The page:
Making the Case for Refresh Cycles in Tight Budgets

Larry Bonfante, Founder, CIO Bench Coach | 4/9/2014 | 10 comments

Larry Bonfante
When every capital expenditure is put under a microscope, it's harder than ever to continue to make the necessary investments in refreshing the technology our companies need to compete in the marketplace.

Many technologies, especially back-end devices such as storage, servers, routers, and switches, are viewed as a black hole of spending on commodity products and utility services. Besides, can't we just put everything in "the cloud" (that's what the airline magazine your CEO just read suggested).

I have established a three-year technology refresh cycle for both back-end infrastructure capabilities as well as front-end client devices such as laptops, tablets, and mobile phones. This was a hard-fought battle that was won over time and required much in the way of education and explanation of ROI. Here are a few ways to think about this that may help support your own case.

When I worked at Pfizer I had many a late night when the only person left in the building I saw while leaving was a maintenance worker who was changing light bulbs. I couldn't resist asking this gentleman why he was replacing not only the burnt-out bulbs but also replacing light bulbs that seemed to be working perfectly fine. His response to me was that the cost of the bulbs themselves was insignificant compared to the cost of the time required to service the fixtures to replace the bulbs. This was (no pun intended) a light-bulb moment for me.

Part of your rationale in replacing older and antiquated technologies is the fact that the cost of having your team fix older devices is higher than the cost of simply replacing them. I try to educate my decision makers that while the cost of a new laptop may be $1,000 (less in many cases) what is the cost of your chief revenue officer not being able to effectively work for a day because his laptop drops dead?

Also, it's imperative that we maintain familiarity with and access to the latest and greatest consumer devices. How bright an idea would it be for your customers to be accessing your websites and services via the latest iOS or Android device while the people trying to support them are working with flip phones? Many of the new capabilities and apps require a new platform or level of OS to run effectively. We can't have our customers having a different (and better) experience than the people trying to support them and develop and deliver mobile solutions to them.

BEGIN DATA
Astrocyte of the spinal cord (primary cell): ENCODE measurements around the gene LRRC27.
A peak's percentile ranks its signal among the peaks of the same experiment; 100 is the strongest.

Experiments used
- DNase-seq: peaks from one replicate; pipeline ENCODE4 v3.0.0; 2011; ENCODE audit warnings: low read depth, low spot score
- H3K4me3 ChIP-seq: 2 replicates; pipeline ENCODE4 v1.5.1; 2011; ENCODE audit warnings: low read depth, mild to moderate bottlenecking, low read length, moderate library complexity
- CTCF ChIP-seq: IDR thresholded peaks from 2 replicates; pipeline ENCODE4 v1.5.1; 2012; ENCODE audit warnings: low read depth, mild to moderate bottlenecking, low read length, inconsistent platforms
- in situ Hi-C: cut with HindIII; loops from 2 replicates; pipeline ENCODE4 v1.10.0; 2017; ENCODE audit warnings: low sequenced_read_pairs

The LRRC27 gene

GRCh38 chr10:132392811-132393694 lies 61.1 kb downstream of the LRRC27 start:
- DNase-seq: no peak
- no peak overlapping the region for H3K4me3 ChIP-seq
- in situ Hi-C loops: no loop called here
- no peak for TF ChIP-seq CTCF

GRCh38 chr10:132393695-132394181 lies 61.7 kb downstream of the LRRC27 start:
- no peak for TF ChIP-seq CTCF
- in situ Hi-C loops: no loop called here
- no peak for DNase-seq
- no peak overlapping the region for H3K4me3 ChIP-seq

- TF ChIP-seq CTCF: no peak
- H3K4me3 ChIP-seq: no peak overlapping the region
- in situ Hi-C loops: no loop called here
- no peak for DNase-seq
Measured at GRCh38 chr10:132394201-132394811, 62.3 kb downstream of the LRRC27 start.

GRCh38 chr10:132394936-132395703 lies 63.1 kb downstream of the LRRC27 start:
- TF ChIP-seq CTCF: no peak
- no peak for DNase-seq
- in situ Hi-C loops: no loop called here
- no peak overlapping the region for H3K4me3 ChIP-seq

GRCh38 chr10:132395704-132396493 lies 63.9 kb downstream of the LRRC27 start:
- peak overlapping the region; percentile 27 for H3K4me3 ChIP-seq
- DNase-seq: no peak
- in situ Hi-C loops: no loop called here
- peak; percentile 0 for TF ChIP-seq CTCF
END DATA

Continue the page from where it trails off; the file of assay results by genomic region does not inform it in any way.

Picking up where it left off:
Technology refresh is a cost of doing business. You would never allow your elevators to not be maintained on a regular basis because your most important asset, your people, use them every day to get to work. Technology is no different.

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tekedge   Making the Case for Refresh Cycles in Tight Budgets   4/29/2014 11:16:26 PM
Budgeting for IT
Replacing instead of repairing a good theory but it has to be weighed case to case.
kstaron   Making the Case for Refresh Cycles in Tight Budgets   4/28/2014 3:12:21 PM
Budgeting for efficiency
I think you really hit the nail on the head here. with older technology there are more down times, slower working conditions, and when something goes wrong an entire office can be twiddling their thumbs while it's getting fixed. Changing out old tech for new tech needs to be a built in budget item within a reasonable time frame for every company or their efficiency is going to go down the tubes.
singlemud   Making the Case for Refresh Cycles in Tight Budgets   4/28/2014 3:11:18 PM
Re: interesting analogy
Very true, with a new system in place, it will eventually pass that point,
Henrisha   Making the Case for Refresh Cycles in Tight Budgets   4/11/2014 5:37:29 AM
Re: Squeezing the money out
It is sometimes a useful (&good) trick to creat a 'apocalyptic scenario' -if we do not buy this, that service will fail and would cost us a lot of money. 

Right on! But I consider it more as a technique or tactic rather than a trick, because it actually is true in many cases.
Henrisha   Making the Case for Refresh Cycles in Tight Budgets   4/11/2014 5:36:49 AM
Re: interesting analogy